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Late in 2006, President Jimmy Carter tours the U.S. promoting his provocative "Palestine: Peace Not Apartheid." Demme's camera follows Carter from city to city, home to Plains (population 635), visiting a Habitat for Humanity site in New Orleans, and talking on radio and TV with Teri Gross, Charlie Rose, Diane Rehm, Jay Leno, Larry King, Wolf Blitzer, Tavis Smiley, and Al Jazeera and Israeli pundits, discussing Palestine's plight and the policies of Israel. Critics speak as well. Between events, Carter talks about Camp David, recent travels, being married, speaking Spanish, and wisdom he learned from Rachel Clark, his nanny. A montage of speeches, awards, and travels ends the film. Written by
According to the film's press notes, the milestones and achievements of the Carter Center include: (1) Leading a coalition that has reduced incidences of Guinea worm disease from an estimated 3.5 million in 1986 to about 25,000 today, making it likely to be the first disease since smallpox to be wiped off the face of the Earth ; (2) Observing more than 67 elections in 26 countries to help establish and strengthen democracies ; (3) Teaching techniques that have helped more than 8 million small-scale farmers in 15 African nations to double or triple grain production ; (4) Furthering avenues to peace in Ethiopia, Eritrea, Liberia, Sudan, Uganda, the Korean Peninsula, Haiti, and Bosnia and Herzegovina ; (5) Helping to establish a village-based health care delivery system in thousands of communities in Africa that now have trained health care personnel and volunteers to distribute drugs and provide health education ; (6) Strengthening international standards for human rights and the voices of individuals defending those rights in their communities worldwide ; and (7) Advancing efforts to improve mental health care and diminish the stigma against people with mental illness. See more »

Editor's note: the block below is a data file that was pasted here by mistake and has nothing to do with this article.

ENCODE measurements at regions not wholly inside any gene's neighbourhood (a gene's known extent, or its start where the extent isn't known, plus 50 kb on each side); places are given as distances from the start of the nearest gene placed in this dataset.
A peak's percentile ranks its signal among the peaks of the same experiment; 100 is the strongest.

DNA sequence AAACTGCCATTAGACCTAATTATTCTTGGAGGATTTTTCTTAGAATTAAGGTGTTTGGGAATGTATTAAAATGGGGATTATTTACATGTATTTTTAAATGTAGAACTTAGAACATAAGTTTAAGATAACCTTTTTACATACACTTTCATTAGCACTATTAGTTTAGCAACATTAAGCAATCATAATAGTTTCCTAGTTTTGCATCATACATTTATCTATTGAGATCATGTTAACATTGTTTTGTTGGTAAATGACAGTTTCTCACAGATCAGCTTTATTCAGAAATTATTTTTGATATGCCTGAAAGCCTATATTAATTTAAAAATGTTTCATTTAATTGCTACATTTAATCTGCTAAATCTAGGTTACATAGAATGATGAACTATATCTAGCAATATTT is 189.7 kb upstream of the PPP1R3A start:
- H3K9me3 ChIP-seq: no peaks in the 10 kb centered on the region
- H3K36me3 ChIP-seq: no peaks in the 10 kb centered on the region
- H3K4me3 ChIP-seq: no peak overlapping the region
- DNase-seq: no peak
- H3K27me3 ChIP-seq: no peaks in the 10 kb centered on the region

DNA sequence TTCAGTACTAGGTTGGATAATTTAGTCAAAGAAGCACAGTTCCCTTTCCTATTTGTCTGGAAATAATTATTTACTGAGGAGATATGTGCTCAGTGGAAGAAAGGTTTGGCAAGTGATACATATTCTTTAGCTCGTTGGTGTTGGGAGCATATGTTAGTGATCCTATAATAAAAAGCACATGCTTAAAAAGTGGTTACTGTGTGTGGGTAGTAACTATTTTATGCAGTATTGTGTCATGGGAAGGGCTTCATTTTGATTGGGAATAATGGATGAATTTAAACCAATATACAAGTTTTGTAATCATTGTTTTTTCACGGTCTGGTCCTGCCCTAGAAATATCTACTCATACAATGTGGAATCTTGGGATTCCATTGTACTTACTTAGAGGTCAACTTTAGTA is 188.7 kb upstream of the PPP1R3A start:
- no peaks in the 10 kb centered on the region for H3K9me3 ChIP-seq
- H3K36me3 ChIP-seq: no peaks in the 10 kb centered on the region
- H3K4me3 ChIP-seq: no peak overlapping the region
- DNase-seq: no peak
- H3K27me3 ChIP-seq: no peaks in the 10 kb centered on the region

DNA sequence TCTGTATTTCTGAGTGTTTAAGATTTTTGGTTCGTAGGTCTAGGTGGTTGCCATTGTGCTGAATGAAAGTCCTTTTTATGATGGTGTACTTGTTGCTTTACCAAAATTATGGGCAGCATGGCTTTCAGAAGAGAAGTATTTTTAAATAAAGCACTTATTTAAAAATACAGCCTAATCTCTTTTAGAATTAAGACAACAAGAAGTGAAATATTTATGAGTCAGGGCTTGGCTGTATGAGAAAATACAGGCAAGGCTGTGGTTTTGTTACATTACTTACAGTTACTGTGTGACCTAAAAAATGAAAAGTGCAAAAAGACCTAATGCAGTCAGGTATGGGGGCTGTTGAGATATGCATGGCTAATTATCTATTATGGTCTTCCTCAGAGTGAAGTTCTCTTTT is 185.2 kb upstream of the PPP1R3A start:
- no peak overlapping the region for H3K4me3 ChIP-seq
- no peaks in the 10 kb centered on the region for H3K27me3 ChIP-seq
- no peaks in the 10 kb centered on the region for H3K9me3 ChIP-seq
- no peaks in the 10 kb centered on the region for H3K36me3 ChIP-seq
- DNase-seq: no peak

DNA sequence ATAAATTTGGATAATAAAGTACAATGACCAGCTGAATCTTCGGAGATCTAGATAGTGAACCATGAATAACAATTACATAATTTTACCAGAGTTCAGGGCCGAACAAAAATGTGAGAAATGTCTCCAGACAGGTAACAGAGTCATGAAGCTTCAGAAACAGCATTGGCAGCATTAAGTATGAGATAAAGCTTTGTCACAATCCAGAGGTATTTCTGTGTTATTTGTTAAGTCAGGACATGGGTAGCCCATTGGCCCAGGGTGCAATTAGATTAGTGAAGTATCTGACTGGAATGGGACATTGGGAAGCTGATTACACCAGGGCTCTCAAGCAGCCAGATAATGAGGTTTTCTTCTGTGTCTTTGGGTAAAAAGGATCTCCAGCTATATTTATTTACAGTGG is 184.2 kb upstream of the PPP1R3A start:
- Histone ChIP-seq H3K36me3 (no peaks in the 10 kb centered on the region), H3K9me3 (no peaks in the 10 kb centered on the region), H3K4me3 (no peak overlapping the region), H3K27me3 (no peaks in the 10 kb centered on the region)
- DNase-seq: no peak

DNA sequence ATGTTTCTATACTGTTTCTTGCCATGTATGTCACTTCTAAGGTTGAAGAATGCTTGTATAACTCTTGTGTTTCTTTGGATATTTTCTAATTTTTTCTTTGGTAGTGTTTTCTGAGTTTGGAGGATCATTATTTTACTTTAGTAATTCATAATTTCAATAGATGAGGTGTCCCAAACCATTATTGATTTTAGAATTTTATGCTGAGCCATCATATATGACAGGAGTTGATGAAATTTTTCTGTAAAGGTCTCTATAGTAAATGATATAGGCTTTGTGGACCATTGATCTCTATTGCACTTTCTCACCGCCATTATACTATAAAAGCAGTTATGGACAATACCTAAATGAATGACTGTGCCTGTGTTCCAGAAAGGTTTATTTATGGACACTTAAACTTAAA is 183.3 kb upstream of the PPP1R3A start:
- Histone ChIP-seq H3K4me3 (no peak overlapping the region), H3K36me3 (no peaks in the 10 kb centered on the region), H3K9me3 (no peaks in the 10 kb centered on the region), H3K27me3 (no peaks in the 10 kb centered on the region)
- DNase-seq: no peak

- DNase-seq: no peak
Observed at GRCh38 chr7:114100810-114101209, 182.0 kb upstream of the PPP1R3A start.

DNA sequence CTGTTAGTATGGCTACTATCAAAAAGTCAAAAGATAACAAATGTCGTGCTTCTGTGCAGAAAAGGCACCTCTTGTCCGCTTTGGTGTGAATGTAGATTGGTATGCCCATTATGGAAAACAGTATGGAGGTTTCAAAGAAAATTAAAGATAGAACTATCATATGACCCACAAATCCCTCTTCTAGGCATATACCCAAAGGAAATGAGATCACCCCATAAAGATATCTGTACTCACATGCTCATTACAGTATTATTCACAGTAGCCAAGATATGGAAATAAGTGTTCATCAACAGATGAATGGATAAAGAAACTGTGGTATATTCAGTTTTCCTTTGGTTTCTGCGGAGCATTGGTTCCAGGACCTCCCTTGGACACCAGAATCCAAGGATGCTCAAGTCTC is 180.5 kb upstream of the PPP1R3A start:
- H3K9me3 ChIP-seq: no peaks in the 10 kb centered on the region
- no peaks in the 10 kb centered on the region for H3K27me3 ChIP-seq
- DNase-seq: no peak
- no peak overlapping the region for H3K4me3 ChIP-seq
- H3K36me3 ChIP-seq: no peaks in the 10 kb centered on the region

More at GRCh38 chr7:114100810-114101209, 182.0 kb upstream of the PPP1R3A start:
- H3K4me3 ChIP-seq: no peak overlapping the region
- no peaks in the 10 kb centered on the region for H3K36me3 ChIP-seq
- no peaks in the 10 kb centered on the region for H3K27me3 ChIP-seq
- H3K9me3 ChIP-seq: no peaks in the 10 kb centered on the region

I've long felt that Mr Carter is most likely the greatest man to ever occupy the White House. This film reinforced that. I've long been a staunch advocate of Israel and the right of Israel to protect itself. This movie (and the book around which it revolves) did nothing to change that. What did change, what I found really embarrassing was the behavior of the advocates of Israel shown in this film. I say this as someone who lost a close friendship with an Arab over an on-going argument regarding Israel when I quoted Golda Meir: There will only be peace when they love their children more than they hate us. But it goes both ways.
President Carter reminds us that, in order to seek peace, we must take risks and have open minds, open arms and open hearts. The "pro-Israeli" protesters and interviewees in this film seem to care nothing about ending the nonsense that has touched every single Israeli and Palestinian Arab family over these past 60 years. If seeing and listening to President Carter hadn't been such a thrill, I might have left this film with great disdain for these opponents of peace. Instead, I feel as though I was allowed a two hour glimpse at the greatness of a man who will never be appreciated appropriately in history books. He's an incredible man. What prevents me from giving this a ten is that the editing and direction of this film were far from incredible.
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